Corey Clark has lost the lawsuit he filed against MTV, according to Hollywood Reporter. The MTV reporter was Jim Cantiello.
Corey Clark, who was disqualified as a contestant on American Idol and later achieved notoriety for claiming to have had an affair with then-Idol judge Paula Abdul, has lost a $40 million defamation lawsuit against MTV and its parent company Viacom.
He sued in July 2012 over various statements published by an MTV reporter, mostly to the effect that he had been disqualified from the singing competition series after concealing from producers an arrest involving an alleged assault on his sister. In the lawsuit against MTV, he later was joined by ex-Idol contestant Jaered Andrews who was also unhappy with the characterizations of his own disqualification.
Unfortunately for both, neither of them have been able to survive the standards necessary to prevail on a defamation claim.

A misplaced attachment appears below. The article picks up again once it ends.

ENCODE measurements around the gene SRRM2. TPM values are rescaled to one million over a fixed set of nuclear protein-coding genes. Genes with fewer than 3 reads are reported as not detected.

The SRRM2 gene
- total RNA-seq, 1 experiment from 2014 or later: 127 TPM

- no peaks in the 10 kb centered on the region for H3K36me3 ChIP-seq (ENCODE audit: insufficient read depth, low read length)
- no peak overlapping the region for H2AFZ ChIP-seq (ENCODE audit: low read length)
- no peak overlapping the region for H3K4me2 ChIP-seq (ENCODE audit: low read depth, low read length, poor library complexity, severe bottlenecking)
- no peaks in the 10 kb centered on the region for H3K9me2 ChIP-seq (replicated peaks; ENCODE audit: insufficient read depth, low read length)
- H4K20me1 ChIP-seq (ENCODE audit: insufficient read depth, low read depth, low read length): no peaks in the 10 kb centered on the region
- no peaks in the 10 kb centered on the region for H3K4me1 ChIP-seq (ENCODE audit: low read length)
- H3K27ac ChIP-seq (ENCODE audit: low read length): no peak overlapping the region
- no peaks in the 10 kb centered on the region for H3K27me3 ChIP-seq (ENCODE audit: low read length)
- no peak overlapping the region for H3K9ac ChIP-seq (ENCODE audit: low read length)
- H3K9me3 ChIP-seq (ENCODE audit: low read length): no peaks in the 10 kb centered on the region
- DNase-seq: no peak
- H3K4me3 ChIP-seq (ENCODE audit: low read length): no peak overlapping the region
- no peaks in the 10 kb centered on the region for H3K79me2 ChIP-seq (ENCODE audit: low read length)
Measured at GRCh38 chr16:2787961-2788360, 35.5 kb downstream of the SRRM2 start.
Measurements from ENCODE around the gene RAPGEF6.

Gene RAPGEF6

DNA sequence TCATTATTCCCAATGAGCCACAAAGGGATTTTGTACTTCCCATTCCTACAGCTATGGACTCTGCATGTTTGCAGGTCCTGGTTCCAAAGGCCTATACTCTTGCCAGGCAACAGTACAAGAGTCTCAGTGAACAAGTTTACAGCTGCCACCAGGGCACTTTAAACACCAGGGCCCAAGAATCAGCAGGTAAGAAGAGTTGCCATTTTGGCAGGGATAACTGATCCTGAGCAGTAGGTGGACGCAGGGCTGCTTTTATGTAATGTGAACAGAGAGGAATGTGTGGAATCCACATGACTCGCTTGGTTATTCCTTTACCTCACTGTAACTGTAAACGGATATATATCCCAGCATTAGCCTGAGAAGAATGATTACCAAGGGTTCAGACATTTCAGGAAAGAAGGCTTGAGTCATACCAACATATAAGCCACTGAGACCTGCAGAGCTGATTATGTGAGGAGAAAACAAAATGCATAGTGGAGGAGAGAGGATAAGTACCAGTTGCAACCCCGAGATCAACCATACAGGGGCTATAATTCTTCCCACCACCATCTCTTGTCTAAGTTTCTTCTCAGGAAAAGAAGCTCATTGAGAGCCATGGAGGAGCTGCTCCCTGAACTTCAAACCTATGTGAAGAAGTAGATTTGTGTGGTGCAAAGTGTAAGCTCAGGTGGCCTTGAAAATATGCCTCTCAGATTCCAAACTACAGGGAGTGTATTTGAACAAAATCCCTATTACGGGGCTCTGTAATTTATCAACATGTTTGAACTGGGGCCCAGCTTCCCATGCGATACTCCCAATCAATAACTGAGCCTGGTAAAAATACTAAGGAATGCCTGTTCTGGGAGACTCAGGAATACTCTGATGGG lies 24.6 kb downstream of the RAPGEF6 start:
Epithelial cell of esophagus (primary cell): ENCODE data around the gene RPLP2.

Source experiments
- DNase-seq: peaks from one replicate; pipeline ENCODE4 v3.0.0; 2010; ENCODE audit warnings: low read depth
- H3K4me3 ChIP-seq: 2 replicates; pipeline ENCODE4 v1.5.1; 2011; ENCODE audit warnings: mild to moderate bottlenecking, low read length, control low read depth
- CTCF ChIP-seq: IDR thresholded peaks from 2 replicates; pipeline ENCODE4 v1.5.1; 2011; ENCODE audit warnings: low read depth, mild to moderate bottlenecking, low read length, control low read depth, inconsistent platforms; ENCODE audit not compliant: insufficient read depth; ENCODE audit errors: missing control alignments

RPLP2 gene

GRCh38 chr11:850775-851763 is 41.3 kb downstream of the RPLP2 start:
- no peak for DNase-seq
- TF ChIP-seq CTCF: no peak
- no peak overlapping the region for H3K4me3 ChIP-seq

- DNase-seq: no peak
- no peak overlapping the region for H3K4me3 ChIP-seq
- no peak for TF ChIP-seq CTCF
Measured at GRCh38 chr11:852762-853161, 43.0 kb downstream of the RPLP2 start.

From the judges opinion, which you can read in full here.
U.S. District judge William Haynes writes in his opinion that these statements are “comments upon or characterizations of published facts,” and thus not actionable as libel. The Tennessee judge also points out that the characterizations were reported by other reputable news organizations including The Tennessean, the Boston Herald, Cleveland’s The Plain Dealer, the Chicago Sun-Times and People magazine.
As for Andrews, who objected to a report that he was “sent home over undisclosed assault charges,” the judge nods to the fact that he admitted he was in fact “charged with one misdemeanor account of ‘simple assault.'” As such, the judge says that the statement is true, and even if it is injurious to his reputation, it’s not actionable.
Clark attempted other legal avenues to punish MTV, but those have also failed.
Corey still has a pending lawsuit against E! Entertainment and FOX over statements made about his exit from the show and an alleged affair with Paula Abdul. He and Jaered are also a part of that other lawsuit several disqualified Idol contestants have filed against FOX that argues the number of disqualifications involving African Americans is part of a pattern of discrimination.